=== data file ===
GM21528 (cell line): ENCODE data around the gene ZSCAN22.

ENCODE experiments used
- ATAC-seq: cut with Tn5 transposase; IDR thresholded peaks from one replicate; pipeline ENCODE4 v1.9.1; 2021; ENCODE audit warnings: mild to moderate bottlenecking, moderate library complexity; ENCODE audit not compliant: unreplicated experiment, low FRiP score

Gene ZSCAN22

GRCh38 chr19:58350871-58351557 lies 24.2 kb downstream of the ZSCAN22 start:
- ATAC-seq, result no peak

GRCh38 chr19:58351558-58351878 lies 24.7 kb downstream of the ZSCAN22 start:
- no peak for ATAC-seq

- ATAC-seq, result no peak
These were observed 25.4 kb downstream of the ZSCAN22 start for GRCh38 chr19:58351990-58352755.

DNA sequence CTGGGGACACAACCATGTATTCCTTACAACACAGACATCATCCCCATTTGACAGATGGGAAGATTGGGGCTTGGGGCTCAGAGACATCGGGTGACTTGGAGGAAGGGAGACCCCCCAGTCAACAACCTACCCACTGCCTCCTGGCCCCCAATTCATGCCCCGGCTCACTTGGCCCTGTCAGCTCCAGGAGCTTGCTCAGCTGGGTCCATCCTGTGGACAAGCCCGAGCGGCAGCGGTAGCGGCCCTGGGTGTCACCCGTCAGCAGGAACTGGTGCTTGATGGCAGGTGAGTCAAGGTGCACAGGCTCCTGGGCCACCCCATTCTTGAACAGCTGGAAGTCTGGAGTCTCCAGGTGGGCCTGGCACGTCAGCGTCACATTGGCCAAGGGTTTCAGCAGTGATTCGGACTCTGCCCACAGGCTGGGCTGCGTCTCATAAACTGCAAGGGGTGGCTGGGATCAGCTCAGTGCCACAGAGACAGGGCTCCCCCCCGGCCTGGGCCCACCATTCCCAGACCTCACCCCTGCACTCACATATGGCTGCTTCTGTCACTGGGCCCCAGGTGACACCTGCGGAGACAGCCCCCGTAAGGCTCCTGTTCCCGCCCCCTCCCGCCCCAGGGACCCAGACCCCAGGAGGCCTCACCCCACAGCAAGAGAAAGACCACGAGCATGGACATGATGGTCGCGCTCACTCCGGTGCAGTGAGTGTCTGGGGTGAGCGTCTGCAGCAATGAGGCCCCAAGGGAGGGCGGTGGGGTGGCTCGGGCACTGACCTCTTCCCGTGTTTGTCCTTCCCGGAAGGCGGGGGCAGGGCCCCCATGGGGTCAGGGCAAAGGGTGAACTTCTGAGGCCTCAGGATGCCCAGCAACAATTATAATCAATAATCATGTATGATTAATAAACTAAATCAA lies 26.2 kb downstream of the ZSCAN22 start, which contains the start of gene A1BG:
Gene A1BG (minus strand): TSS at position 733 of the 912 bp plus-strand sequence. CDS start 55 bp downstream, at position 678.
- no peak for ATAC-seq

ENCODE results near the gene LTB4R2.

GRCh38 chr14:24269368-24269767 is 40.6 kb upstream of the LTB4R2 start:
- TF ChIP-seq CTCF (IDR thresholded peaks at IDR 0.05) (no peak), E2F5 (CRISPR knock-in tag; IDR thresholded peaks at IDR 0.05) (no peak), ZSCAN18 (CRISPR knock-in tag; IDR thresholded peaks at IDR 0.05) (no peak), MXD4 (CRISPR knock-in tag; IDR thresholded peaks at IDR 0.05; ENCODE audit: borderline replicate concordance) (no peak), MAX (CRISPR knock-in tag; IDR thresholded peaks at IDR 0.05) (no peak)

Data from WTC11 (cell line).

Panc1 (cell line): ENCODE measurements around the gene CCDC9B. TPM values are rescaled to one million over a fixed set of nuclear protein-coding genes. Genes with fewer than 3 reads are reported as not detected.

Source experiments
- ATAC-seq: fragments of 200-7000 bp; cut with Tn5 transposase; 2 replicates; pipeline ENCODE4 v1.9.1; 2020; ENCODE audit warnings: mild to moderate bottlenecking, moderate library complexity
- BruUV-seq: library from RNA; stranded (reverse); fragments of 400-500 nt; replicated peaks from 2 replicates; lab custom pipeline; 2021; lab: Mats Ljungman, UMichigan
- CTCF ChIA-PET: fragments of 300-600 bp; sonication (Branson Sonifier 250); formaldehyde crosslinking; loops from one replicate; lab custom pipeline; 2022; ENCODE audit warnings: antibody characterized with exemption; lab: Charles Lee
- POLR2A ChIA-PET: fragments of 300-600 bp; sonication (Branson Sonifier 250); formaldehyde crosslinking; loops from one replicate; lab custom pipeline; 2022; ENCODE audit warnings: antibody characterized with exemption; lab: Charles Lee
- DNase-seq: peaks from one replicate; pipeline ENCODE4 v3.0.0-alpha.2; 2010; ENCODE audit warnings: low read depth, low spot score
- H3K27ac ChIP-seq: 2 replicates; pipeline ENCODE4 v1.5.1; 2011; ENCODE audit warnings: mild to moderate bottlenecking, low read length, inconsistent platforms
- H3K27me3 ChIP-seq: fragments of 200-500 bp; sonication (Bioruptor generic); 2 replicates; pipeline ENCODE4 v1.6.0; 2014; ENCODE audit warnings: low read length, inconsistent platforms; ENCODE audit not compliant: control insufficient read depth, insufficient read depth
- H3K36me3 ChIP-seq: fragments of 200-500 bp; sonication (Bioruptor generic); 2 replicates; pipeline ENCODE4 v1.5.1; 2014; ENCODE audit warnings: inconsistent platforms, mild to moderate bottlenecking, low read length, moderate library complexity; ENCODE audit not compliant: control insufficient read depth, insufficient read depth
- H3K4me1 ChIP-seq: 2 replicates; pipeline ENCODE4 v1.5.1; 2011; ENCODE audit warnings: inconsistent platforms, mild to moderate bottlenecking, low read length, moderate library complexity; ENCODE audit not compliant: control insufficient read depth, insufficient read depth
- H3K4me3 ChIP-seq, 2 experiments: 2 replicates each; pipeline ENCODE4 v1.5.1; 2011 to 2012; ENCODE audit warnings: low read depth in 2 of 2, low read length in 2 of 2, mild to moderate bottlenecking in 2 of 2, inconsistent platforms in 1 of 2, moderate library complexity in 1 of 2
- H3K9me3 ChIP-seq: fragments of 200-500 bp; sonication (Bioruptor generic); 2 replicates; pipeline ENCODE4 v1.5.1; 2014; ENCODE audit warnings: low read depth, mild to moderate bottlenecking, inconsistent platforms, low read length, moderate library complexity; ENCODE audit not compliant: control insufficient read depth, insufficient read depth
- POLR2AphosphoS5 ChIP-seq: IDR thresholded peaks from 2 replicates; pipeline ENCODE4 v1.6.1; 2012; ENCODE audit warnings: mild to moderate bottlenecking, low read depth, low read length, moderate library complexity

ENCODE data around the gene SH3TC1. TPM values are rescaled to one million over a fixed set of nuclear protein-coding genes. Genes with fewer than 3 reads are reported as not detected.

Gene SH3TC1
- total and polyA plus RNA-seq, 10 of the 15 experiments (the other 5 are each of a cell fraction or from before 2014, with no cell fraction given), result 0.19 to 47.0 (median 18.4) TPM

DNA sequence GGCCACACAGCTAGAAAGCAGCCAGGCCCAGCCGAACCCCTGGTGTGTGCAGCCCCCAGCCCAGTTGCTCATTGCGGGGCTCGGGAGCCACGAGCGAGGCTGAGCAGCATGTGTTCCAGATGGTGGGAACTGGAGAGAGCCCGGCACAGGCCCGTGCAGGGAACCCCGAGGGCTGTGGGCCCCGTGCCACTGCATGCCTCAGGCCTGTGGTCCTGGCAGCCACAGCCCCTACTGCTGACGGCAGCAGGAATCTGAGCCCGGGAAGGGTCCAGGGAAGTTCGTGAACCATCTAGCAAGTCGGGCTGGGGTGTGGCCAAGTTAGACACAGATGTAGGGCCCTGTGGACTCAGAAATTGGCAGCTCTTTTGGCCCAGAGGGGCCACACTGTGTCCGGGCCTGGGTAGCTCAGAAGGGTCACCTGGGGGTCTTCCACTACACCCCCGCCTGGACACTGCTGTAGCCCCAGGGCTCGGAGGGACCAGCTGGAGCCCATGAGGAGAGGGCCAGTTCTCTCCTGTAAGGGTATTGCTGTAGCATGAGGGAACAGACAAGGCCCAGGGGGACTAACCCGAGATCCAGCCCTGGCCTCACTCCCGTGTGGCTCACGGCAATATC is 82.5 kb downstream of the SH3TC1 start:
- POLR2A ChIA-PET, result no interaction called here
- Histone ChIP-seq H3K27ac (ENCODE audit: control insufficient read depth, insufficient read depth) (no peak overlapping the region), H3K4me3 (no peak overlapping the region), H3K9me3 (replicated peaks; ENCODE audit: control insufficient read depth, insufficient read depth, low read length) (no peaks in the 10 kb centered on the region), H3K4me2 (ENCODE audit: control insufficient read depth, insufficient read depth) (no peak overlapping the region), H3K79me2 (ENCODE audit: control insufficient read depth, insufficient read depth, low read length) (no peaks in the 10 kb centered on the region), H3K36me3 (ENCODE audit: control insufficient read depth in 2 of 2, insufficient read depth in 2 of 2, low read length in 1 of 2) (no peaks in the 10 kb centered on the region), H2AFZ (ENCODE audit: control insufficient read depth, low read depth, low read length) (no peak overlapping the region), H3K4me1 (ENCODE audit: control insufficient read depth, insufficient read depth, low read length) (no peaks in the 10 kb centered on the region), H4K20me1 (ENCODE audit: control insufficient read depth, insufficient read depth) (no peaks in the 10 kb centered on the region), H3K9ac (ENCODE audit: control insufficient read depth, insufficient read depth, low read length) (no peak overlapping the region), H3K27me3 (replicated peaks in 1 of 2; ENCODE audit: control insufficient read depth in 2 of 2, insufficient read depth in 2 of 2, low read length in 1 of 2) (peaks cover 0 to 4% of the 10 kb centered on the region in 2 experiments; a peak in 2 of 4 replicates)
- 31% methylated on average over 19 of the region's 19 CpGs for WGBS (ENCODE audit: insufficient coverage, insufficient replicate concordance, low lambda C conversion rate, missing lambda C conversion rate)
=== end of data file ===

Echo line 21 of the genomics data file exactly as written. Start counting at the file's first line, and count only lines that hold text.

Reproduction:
- BruUV-seq: library from RNA; stranded (reverse); fragments of 400-500 nt; replicated peaks from 2 replicates; lab custom pipeline; 2021; lab: Mats Ljungman, UMichigan